A detailed account of the Master’s travels in the next few years would far exceed the space of any essay; indeed, such accounts already constitute many volumes. Two collections of great continuing impact in the Western world offer us many talks given by ‘Abdu’l-Bahá during His travels in Europe and America. These were transcribed and translated for posterity. The first is “Paris Talks: Addresses Given by ‘Abdu’l-Bahá in Paris in 1911-1912”. This book collects 53 addresses delivered at meetings in Paris in October, November, and December of 1911, along with six more addresses delivered in London in 1913. The second is “The Promulgation of Universal Peace: Talks Delivered by ‘Abdu’l-Bahá during His Visit to the United States and Canada in 1912”. In this book we find 139 talks delivered all across the North American continent between April and December of 1912.

‘Abdu’l-Bahá’s journey was a staggering, personally-sacrificial, universally-illuminating odyssey, one that demonstrated beyond any doubt the power of Bahá’u’lláh’s Covenant and the station of its Center. It is utterly potent and deeply poignant:

“‘Abdu’l‐Bahá was at this time broken in health. He suffered from several maladies brought on by the strains and stresses of a tragic life spent almost wholly in exile and imprisonment. He was on the threshold of three-score years and ten. Yet as soon as He was released from His forty- year long captivity, as soon as He had laid the Báb’s body in a safe and permanent resting- place, and His mind was free of grievous anxieties connected with the execution of that priceless Trust, He arose with sublime courage, confidence and resolution to consecrate what little strength remained to Him, in the evening of His life, to a service of such heroic proportions that no parallel to it is to be found in the annals of the first Bahá’í century.”5

One single example of the fullness of ‘Abdu’l-Bahá’s embrace of His service can be found in an address He gave in New York. In this talk, He spoke concerning the special and distinguishing Teachings revealed by Bahá’u’lláh, among them the oneness of the world of humanity, the individual investigation of truth, the unity of all the religions, the harmony of religion and science, the equality of man and woman, the necessity for universal education, and much more, including the establishment of the Universal House of Justice. But the greatest of all He saved for last:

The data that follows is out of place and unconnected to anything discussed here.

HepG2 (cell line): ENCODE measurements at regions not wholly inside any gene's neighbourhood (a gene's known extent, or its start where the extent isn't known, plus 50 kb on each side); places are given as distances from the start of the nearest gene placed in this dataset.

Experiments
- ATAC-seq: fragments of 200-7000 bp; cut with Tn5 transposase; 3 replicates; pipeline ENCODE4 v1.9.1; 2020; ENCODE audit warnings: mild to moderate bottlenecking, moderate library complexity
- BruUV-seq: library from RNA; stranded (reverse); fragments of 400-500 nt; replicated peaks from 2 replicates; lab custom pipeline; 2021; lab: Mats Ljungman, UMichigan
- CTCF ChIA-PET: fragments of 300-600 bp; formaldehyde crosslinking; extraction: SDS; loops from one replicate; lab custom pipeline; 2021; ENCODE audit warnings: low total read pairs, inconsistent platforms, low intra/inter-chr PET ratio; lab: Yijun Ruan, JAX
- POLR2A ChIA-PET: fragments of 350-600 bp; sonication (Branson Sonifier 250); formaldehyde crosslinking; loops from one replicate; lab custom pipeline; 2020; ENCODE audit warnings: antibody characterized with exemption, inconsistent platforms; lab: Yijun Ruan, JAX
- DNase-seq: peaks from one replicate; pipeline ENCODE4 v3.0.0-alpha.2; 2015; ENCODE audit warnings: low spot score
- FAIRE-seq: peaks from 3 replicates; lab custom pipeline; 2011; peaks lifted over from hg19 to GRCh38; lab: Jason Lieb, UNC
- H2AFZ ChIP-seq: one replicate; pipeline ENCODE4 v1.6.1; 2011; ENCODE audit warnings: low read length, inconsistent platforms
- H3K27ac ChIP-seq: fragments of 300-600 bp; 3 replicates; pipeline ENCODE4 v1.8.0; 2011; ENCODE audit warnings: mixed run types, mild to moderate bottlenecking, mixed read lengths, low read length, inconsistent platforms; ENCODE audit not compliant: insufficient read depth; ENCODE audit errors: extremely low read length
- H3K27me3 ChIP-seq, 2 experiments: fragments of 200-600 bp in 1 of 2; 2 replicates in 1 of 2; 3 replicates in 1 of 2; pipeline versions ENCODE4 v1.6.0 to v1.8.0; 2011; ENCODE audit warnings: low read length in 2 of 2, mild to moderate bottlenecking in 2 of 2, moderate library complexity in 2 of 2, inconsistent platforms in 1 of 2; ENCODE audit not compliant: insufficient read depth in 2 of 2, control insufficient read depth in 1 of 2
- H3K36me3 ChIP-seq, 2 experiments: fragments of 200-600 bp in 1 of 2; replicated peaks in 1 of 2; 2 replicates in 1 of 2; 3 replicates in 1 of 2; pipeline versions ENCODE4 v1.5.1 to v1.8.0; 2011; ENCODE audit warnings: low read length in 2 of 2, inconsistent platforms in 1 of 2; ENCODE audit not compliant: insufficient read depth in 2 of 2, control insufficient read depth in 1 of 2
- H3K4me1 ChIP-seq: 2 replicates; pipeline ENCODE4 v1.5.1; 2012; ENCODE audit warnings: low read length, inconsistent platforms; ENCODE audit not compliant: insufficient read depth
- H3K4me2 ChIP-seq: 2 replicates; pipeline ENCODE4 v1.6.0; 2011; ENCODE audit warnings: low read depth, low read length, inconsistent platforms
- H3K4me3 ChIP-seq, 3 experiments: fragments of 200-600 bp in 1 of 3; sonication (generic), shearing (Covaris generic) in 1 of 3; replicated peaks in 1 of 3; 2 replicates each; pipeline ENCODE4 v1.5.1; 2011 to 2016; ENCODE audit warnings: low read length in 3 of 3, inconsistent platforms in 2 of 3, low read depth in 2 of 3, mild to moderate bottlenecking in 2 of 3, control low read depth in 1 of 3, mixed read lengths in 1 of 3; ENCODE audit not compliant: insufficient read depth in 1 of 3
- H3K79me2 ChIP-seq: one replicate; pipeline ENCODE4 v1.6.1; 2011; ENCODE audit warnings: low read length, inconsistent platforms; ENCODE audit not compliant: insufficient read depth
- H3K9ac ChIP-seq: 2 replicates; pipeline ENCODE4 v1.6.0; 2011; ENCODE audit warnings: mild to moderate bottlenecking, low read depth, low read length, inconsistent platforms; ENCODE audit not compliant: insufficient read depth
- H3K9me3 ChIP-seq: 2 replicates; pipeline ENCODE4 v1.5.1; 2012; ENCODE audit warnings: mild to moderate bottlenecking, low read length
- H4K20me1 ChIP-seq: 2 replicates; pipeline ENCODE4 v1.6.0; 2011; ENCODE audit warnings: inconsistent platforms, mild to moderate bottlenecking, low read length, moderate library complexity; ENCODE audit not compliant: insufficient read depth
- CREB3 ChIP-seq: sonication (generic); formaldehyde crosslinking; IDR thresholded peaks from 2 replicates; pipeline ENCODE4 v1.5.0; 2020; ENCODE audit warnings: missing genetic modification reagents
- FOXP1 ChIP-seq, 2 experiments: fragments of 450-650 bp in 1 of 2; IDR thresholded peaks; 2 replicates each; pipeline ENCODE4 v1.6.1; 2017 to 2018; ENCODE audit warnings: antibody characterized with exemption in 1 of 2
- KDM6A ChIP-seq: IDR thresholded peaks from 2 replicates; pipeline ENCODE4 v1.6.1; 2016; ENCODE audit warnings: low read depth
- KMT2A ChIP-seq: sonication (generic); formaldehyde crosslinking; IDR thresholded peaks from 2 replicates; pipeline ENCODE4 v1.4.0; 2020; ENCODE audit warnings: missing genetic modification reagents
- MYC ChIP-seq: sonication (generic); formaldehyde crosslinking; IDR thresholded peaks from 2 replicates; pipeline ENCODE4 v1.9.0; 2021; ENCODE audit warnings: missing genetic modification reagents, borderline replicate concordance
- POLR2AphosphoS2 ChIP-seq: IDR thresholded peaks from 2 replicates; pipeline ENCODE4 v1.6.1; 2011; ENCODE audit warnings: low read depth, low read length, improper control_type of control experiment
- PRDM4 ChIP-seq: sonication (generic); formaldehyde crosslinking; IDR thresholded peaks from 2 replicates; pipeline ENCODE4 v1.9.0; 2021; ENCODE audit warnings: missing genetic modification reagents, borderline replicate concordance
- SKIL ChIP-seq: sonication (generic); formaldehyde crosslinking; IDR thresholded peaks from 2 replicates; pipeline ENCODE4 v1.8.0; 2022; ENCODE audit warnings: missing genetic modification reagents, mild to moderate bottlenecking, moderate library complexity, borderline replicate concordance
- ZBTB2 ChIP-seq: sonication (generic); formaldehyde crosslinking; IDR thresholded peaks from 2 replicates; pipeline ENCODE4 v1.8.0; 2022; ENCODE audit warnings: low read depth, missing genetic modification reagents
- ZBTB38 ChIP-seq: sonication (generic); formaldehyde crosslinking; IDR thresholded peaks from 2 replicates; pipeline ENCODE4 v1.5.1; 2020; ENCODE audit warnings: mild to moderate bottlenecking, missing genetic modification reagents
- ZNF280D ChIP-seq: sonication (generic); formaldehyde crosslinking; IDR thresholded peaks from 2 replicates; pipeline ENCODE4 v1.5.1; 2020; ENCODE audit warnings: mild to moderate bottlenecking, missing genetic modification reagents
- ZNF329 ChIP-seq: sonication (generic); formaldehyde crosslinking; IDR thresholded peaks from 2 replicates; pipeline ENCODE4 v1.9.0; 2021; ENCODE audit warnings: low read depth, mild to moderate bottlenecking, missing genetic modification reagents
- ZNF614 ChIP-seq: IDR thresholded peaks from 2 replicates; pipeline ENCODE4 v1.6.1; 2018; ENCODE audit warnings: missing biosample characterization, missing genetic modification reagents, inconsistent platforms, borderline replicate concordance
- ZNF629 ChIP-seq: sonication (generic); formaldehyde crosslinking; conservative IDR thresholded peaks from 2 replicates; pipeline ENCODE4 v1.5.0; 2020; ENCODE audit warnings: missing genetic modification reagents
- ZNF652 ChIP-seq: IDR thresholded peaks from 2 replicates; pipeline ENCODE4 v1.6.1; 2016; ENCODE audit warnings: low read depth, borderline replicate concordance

“As to the most great characteristic of the revelation of Bahá’u’lláh, a specific teaching not given by any of the Prophets of the past: It is the ordination and appointment of the Center of the Covenant. By this appointment and provision He has safeguarded and protected the religion of God against differences and schisms, making it impossible for anyone to create a new sect or faction of belief. To ensure unity and agreement He has entered into a Covenant with all the people of the world, including the interpreter and explainer of His teachings, so that no one may interpret or explain the religion of God according to his own view or opinion and thus create a sect founded upon his individual understanding of the divine Words.”6

Later in His talk, He lays an obligation upon His hearers:

“My purpose is to explain to you that it is your duty to guard the religion of God so that none shall be able to assail it outwardly or inwardly. If you find harmful teachings are being set forth by some individual, no matter who that individual be, even though he should be my own son, know, verily, that I am completely severed from him. If anyone speaks against the Covenant, even though he should be my son, know that I am opposed to him.”7